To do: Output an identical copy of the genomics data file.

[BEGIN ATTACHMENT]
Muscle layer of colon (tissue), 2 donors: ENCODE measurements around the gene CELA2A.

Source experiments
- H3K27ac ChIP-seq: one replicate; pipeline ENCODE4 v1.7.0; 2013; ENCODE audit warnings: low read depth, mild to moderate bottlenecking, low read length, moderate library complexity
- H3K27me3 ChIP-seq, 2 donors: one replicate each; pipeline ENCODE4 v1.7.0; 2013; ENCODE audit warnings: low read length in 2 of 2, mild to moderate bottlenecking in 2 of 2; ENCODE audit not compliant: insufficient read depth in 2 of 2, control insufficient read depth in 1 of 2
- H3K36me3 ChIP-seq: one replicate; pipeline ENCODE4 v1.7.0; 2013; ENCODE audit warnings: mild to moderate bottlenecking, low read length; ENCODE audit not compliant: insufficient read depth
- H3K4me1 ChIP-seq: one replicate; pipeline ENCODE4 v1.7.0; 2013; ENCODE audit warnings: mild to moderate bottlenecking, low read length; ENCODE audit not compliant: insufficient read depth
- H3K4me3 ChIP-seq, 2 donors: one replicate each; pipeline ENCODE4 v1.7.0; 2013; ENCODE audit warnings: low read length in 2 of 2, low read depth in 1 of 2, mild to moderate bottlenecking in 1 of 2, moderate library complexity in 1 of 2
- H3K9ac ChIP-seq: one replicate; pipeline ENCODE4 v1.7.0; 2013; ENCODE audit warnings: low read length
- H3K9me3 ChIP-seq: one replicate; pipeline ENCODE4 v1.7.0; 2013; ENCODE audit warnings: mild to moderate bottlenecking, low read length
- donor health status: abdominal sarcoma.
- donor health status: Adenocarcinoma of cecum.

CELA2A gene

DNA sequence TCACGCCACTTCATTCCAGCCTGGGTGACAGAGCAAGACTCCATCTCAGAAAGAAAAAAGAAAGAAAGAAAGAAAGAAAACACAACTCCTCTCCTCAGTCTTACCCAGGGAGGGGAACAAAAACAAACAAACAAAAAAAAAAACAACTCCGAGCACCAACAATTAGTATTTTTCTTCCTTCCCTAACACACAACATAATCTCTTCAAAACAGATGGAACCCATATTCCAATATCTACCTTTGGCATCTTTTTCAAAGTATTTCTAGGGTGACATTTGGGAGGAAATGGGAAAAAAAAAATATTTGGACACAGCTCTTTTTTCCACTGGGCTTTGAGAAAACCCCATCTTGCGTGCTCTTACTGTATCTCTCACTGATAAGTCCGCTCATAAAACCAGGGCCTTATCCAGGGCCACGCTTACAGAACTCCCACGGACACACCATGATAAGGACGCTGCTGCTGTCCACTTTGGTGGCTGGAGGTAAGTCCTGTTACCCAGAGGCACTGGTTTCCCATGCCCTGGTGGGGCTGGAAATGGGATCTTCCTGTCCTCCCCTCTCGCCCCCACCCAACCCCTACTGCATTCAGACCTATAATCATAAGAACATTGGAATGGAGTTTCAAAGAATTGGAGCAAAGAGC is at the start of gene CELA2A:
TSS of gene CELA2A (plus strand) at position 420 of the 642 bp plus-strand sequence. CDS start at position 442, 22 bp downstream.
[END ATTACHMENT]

Muscle layer of colon (tissue), 2 donors: ENCODE measurements around the gene CELA2A.

Source experiments
- H3K27ac ChIP-seq: one replicate; pipeline ENCODE4 v1.7.0; 2013; ENCODE audit warnings: low read depth, mild to moderate bottlenecking, low read length, moderate library complexity
- H3K27me3 ChIP-seq, 2 donors: one replicate each; pipeline ENCODE4 v1.7.0; 2013; ENCODE audit warnings: low read length in 2 of 2, mild to moderate bottlenecking in 2 of 2; ENCODE audit not compliant: insufficient read depth in 2 of 2, control insufficient read depth in 1 of 2
- H3K36me3 ChIP-seq: one replicate; pipeline ENCODE4 v1.7.0; 2013; ENCODE audit warnings: mild to moderate bottlenecking, low read length; ENCODE audit not compliant: insufficient read depth
- H3K4me1 ChIP-seq: one replicate; pipeline ENCODE4 v1.7.0; 2013; ENCODE audit warnings: mild to moderate bottlenecking, low read length; ENCODE audit not compliant: insufficient read depth
- H3K4me3 ChIP-seq, 2 donors: one replicate each; pipeline ENCODE4 v1.7.0; 2013; ENCODE audit warnings: low read length in 2 of 2, low read depth in 1 of 2, mild to moderate bottlenecking in 1 of 2, moderate library complexity in 1 of 2
- H3K9ac ChIP-seq: one replicate; pipeline ENCODE4 v1.7.0; 2013; ENCODE audit warnings: low read length
- H3K9me3 ChIP-seq: one replicate; pipeline ENCODE4 v1.7.0; 2013; ENCODE audit warnings: mild to moderate bottlenecking, low read length
- donor health status: abdominal sarcoma.
- donor health status: Adenocarcinoma of cecum.

CELA2A gene

DNA sequence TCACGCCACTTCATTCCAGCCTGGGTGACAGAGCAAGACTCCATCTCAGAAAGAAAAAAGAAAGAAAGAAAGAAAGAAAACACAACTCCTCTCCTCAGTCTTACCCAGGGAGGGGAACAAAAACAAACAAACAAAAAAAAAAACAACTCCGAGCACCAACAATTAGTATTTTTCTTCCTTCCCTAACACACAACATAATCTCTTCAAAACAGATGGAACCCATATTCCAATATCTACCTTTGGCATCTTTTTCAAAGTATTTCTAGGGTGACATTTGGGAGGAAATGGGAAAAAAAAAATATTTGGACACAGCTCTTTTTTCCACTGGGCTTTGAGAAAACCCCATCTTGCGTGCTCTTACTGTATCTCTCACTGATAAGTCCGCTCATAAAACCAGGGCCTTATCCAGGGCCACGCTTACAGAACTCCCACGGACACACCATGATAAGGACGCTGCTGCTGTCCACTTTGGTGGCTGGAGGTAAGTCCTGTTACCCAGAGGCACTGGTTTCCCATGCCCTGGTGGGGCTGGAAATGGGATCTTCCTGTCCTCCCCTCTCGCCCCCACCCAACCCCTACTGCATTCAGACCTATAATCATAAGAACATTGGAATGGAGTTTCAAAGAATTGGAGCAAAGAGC is at the start of gene CELA2A:
TSS of gene CELA2A (plus strand) at position 420 of the 642 bp plus-strand sequence. CDS start at position 442, 22 bp downstream.